We all have wilderness seasons. In Hebrew scriptures, the wilderness is a barren, dry place where no life grows, and nothing thrives. A frightening, chaotic, dangerous place inhabited by demons and monsters. A place of restless wandering, of loneliness, fear, hunger, and thirst.
It is a place where everything you lean on for support gets kicked away. It is a place where you begin to hear voices that are not telling the truth. You can feel abandoned by God, forgotten by Him, punished, betrayed. The things you thought you knew about God no longer seem to be true. Wandering in the wilderness, you feel unseen, insignificant, forgotten, unneeded, rejected – because the voices in your head tell you so.
Many of us have been in the wilderness over the past year. We’ve lost loved ones from Covid and other diseases, experiencing the agony of knowing they died alone. Our health has been threatened, our finances strained, and our relationships fractured as we’ve grown increasingly isolated and angry. In this darkness, the church that is meant to be the light of the world and the body of Christ on earth is divided – and we’re yelling at each other on Facebook.
Someone once described the wilderness as exile from God. Yet, in this barren place, God is still present. Moses finds the burning bush, Elijah hears the still small voice, Hagar and Ishmael experience divine deliverance, Israel learns to trust and follow God – to believe in his goodness, mercy, and compassion even when life seemed to be going from bad to worse. There is a purpose to the wilderness.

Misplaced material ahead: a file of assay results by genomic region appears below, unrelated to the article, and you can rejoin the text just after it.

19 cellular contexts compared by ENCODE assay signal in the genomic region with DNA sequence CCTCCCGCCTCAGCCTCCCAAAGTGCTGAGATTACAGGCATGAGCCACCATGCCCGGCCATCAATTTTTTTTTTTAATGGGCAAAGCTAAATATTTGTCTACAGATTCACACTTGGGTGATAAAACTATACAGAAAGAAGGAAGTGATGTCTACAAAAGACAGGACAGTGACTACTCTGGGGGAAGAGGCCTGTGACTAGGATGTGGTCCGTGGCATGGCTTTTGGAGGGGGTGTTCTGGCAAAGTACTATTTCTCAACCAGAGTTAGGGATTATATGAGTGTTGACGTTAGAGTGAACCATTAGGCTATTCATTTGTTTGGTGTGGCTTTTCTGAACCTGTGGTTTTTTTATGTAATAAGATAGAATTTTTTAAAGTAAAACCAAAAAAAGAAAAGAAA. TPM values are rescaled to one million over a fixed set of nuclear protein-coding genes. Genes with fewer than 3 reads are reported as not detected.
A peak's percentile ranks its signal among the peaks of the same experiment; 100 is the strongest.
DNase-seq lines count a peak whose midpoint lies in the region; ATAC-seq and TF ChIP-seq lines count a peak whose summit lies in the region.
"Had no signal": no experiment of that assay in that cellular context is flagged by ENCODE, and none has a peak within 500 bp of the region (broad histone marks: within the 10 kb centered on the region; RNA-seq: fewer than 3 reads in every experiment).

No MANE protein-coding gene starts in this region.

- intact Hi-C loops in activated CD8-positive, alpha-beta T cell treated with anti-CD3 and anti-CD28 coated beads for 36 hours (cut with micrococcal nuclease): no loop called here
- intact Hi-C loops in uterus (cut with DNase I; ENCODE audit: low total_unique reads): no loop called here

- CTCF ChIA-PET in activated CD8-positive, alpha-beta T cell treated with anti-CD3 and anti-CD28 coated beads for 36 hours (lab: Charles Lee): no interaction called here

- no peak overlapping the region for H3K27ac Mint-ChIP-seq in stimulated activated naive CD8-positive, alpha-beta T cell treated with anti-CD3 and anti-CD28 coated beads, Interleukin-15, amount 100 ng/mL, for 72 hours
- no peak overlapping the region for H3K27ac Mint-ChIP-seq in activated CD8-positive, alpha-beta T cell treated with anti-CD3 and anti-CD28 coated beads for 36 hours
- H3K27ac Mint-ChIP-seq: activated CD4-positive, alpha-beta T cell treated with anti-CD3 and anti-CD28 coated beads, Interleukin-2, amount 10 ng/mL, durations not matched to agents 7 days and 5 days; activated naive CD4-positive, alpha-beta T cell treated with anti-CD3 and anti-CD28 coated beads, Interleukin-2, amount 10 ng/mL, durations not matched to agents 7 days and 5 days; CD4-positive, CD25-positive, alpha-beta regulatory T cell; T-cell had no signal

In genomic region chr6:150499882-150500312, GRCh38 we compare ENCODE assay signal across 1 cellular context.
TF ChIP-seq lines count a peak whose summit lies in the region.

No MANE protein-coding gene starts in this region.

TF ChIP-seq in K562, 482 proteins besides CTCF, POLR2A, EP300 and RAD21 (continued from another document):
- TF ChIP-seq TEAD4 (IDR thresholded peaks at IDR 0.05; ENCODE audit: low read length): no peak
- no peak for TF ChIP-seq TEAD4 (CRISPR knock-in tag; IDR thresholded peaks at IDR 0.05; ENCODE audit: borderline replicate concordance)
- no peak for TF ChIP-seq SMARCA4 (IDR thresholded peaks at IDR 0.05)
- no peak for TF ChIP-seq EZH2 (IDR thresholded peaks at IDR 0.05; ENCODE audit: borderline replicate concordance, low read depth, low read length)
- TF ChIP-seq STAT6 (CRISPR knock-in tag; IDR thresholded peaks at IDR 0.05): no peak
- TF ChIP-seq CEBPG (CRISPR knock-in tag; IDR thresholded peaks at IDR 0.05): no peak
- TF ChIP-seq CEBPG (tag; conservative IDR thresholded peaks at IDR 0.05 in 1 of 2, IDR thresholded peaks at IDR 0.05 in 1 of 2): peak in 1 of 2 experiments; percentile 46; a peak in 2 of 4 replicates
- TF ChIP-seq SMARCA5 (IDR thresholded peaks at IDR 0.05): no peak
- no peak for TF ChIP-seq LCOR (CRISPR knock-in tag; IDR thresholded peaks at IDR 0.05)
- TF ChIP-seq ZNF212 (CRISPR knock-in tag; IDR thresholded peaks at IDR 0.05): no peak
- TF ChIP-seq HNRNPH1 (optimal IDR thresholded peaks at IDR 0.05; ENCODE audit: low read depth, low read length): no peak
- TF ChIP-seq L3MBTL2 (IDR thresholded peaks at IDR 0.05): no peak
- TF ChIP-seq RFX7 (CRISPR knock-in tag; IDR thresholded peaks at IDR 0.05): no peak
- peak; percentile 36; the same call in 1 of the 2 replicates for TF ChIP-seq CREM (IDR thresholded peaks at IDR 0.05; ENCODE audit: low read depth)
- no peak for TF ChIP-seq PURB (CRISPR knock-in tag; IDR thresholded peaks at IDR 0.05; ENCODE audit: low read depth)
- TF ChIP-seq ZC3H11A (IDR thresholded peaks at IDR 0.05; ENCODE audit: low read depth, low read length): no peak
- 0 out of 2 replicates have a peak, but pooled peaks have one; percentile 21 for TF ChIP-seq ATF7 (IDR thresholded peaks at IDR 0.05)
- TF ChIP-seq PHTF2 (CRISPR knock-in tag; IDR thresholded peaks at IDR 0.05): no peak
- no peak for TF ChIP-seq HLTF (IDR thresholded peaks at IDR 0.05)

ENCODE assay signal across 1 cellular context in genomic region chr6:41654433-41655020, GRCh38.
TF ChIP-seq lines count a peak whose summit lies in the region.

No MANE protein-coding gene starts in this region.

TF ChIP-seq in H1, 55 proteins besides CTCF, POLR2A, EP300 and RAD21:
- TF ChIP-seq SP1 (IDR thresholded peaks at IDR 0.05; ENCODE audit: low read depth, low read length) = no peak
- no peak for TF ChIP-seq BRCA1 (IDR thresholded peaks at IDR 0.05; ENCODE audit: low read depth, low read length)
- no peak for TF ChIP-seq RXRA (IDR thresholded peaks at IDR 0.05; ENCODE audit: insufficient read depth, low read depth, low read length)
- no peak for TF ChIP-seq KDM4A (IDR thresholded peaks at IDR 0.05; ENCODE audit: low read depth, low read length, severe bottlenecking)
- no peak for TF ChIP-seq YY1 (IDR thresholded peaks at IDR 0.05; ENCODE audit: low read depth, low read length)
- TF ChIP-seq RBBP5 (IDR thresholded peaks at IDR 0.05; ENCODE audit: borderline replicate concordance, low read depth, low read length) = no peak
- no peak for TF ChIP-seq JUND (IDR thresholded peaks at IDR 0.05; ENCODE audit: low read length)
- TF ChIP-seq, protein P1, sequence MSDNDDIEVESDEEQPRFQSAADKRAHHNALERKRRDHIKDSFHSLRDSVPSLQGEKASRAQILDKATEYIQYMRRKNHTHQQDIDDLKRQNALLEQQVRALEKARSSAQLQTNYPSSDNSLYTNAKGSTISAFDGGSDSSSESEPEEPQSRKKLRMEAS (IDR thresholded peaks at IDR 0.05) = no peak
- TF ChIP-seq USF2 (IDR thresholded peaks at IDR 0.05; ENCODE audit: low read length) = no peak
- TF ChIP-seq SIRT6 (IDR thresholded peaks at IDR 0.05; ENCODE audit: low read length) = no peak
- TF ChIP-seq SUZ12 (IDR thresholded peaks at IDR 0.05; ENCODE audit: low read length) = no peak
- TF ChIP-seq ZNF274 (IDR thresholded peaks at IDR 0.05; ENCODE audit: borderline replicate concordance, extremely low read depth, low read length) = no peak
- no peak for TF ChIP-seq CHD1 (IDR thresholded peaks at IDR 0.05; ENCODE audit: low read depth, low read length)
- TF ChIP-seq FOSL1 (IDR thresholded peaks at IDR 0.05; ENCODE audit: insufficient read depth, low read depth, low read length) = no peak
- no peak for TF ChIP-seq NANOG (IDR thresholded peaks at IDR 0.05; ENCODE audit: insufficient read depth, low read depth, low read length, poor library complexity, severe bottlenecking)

Remember how the Lord your God led you through the wilderness for these forty years, humbling you and testing you to prove your character, and to find out whether or not you would obey his commands. Yes, he humbled you by letting you go hungry and then feeding you with manna… He did it to teach you that people do not live by bread alone; rather, we live by every word that comes from the mouth of the Lord. Deuteronomy 8:2-3 (NLT)
The wilderness is a place where we learn that we’re not in control – where we learn to surrender, to let go. When we focus on trusting God, letting go can become very simple. To let go of whatever we’re clinging to, we need only to release our grip. To fall into the hands of the living God, we only have to leap.
What makes the desert beautiful is that somewhere it hides a well.
The Little Prince